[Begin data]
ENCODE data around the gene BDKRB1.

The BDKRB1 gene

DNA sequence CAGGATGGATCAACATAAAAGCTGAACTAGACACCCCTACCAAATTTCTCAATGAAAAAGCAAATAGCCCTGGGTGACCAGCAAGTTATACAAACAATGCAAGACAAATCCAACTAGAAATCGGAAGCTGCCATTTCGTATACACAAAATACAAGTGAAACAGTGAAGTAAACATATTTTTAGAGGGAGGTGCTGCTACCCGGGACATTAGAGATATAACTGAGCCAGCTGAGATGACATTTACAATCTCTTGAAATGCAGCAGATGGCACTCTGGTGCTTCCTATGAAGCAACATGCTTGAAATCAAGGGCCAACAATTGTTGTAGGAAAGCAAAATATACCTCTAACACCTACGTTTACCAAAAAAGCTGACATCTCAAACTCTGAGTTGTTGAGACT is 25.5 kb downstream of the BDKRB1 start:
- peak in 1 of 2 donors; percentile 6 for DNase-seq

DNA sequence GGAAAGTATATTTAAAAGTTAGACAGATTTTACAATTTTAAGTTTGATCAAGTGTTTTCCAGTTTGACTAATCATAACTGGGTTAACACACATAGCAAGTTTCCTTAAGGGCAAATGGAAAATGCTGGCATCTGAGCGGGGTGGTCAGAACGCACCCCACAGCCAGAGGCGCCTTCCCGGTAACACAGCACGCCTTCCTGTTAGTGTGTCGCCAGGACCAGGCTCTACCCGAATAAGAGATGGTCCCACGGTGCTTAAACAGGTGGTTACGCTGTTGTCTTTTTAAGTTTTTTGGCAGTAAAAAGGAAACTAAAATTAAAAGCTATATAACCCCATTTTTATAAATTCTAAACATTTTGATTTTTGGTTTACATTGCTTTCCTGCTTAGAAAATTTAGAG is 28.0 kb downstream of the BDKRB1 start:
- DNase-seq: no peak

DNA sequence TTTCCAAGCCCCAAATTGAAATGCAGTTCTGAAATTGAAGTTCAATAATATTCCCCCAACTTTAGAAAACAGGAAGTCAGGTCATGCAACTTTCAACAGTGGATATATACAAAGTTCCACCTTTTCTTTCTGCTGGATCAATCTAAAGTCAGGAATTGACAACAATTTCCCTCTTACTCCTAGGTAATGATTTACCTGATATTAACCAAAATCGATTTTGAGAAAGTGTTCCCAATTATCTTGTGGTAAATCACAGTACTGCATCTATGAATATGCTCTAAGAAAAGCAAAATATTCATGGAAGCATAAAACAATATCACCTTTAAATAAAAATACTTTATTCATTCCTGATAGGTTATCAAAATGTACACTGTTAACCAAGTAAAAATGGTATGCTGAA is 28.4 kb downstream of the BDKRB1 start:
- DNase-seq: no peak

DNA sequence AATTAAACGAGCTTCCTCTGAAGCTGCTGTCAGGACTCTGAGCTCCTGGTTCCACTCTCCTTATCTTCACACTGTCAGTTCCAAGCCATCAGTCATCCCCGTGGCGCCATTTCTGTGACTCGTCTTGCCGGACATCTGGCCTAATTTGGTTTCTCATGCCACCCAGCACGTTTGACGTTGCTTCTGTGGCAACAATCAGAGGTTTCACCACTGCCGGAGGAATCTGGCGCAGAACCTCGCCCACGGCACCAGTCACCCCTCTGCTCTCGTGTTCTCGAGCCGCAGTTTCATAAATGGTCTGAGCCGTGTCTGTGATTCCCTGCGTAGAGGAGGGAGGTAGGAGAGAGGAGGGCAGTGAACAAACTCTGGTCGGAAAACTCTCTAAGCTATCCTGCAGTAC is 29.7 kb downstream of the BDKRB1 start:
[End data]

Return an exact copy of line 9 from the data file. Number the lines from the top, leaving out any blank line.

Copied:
DNA sequence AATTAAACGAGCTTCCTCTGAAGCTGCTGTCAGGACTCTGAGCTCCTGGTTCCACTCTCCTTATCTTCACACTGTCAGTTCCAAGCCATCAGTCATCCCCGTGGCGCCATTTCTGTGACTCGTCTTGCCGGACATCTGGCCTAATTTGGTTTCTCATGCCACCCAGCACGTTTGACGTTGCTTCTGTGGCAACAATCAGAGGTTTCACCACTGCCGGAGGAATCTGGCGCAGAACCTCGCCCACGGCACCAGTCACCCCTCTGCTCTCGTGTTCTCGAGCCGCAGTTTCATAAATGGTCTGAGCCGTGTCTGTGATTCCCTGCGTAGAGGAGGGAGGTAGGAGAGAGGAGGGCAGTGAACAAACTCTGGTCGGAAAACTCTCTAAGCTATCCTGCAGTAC is 29.7 kb downstream of the BDKRB1 start: